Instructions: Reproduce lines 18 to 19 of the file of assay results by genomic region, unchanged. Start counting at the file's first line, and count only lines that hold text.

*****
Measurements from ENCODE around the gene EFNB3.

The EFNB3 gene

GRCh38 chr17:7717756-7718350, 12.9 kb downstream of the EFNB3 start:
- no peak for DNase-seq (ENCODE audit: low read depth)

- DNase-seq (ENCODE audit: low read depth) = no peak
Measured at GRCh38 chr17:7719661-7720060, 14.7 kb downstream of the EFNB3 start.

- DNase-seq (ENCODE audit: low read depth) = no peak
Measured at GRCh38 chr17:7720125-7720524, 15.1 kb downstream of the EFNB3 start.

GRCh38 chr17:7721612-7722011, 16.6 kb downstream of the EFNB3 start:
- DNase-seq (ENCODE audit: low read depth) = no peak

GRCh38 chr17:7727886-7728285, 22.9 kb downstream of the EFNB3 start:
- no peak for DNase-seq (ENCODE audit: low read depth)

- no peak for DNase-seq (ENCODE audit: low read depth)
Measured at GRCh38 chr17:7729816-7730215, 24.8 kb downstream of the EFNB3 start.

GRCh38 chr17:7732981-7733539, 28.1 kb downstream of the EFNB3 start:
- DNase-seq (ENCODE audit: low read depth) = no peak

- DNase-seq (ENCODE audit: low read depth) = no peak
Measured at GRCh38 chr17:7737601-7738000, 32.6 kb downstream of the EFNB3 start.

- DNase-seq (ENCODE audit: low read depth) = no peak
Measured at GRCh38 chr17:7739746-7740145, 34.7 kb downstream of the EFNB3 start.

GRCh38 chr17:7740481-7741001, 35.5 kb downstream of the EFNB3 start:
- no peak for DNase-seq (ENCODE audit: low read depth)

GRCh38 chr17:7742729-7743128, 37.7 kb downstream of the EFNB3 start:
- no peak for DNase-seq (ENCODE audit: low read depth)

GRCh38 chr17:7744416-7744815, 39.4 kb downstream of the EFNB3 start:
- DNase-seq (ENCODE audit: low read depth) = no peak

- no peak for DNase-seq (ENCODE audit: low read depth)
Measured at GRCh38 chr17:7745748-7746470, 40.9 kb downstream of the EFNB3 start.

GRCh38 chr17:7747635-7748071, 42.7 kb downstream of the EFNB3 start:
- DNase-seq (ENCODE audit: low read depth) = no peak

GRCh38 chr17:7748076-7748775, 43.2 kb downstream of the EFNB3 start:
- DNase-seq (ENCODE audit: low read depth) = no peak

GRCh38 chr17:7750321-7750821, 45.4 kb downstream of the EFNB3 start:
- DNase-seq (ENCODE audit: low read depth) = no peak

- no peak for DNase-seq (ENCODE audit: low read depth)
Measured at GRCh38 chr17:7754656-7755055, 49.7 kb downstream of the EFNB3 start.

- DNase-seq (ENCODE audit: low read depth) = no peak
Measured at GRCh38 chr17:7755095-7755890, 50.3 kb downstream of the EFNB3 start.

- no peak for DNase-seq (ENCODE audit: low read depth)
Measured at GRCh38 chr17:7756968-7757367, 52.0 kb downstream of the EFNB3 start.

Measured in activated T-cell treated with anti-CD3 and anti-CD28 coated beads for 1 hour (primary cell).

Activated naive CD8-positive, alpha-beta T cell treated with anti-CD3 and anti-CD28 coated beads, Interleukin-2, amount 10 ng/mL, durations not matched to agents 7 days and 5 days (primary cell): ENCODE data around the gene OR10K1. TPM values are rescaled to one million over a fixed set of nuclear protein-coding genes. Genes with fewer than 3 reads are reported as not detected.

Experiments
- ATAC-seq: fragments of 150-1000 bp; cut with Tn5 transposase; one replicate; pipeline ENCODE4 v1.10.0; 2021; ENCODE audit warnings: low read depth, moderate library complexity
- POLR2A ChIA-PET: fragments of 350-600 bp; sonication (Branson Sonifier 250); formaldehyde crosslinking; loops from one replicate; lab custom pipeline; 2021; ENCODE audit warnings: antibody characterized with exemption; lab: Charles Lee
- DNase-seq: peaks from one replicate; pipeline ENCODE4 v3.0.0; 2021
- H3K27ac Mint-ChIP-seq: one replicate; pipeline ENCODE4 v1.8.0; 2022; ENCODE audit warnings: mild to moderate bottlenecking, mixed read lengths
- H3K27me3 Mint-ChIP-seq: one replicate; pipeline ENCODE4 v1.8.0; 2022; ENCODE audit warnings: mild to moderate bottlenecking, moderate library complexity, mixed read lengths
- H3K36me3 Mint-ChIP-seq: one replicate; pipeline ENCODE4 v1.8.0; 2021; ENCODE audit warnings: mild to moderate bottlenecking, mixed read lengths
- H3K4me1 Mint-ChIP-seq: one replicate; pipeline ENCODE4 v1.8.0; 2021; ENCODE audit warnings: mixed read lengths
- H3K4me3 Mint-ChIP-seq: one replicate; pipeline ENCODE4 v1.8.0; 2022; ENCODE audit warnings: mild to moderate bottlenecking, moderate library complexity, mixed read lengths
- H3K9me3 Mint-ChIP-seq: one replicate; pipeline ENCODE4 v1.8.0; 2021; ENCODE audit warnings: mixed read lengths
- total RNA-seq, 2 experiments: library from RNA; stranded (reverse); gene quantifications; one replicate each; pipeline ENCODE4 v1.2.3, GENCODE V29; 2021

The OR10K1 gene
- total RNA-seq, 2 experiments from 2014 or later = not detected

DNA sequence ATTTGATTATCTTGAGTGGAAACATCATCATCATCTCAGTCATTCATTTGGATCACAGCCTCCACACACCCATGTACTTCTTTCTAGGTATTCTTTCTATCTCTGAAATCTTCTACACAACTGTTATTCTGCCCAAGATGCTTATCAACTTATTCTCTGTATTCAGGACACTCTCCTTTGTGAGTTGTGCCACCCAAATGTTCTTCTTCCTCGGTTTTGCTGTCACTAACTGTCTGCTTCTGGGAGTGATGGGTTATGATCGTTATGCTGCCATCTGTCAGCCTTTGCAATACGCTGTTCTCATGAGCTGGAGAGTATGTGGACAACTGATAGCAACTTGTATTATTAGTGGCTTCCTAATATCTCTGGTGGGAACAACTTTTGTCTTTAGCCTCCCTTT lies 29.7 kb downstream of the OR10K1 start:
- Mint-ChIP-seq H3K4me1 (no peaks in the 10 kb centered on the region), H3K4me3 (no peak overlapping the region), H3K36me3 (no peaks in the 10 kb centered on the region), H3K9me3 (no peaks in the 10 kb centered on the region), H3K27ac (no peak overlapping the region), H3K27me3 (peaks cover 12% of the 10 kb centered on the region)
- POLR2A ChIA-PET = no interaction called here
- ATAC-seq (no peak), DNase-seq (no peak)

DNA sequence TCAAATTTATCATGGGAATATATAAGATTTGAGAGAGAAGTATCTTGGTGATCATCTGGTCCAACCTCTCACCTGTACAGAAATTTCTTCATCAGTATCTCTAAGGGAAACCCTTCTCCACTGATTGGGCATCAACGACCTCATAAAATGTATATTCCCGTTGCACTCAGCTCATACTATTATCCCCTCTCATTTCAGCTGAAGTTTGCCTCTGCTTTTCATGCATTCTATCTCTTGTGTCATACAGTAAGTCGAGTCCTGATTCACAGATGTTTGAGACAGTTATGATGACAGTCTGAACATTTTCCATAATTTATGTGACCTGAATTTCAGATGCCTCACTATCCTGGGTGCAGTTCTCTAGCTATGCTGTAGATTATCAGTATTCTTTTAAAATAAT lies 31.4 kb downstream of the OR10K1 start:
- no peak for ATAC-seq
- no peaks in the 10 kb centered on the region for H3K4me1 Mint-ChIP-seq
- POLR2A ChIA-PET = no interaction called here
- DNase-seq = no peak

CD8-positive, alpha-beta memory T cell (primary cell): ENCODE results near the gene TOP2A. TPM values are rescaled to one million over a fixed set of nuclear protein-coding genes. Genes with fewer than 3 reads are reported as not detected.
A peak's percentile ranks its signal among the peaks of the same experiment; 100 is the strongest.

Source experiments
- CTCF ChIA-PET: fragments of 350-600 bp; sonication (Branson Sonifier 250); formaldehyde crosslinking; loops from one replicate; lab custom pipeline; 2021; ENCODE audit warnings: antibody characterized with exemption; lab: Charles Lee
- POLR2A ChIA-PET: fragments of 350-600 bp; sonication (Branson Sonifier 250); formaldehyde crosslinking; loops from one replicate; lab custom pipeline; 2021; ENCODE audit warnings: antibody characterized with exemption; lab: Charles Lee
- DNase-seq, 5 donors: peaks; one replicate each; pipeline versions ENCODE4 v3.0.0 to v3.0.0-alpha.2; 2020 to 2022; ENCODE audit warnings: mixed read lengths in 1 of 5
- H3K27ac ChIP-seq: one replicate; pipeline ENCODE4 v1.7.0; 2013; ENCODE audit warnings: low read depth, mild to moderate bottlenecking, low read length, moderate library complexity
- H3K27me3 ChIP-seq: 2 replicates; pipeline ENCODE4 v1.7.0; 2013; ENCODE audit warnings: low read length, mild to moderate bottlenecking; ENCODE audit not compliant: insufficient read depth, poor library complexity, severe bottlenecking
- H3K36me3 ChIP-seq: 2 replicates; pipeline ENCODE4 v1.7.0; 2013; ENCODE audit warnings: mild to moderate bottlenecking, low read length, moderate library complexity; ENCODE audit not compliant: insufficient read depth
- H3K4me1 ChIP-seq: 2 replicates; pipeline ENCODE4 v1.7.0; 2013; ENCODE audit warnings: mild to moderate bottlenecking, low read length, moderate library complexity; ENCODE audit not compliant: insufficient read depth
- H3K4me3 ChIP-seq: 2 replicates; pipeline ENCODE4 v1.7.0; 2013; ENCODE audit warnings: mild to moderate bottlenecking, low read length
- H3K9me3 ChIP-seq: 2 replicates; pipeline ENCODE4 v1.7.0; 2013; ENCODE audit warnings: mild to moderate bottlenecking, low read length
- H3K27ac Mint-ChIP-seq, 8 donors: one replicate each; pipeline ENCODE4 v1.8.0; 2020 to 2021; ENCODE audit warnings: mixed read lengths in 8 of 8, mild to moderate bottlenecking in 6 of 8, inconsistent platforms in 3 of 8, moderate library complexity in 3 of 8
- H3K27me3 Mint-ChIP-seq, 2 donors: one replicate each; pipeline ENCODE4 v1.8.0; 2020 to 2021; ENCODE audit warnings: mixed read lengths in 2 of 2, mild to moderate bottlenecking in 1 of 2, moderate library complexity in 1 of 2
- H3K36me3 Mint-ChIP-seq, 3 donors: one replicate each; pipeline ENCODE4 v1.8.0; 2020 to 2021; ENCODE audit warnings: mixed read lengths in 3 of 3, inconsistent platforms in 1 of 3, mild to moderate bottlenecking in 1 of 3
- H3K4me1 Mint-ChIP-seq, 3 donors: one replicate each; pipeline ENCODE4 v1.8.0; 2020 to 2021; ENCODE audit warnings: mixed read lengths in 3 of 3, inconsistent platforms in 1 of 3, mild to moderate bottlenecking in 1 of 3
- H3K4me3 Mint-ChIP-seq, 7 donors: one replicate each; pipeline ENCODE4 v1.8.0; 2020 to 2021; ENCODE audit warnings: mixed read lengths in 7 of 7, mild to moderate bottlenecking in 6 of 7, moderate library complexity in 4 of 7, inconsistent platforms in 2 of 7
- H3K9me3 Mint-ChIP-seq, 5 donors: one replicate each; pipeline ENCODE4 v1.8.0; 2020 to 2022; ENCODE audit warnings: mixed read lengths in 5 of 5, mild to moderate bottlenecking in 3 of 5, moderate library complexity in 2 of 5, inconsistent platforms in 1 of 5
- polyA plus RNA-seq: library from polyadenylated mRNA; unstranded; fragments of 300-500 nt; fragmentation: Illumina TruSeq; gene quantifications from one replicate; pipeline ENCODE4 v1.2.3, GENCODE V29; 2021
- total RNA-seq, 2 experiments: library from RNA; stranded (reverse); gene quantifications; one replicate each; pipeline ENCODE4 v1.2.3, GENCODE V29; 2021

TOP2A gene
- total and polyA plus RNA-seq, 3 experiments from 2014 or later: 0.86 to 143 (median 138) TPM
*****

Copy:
Measured at GRCh38 chr17:7737601-7738000, 32.6 kb downstream of the EFNB3 start.

- DNase-seq (ENCODE audit: low read depth) = no peak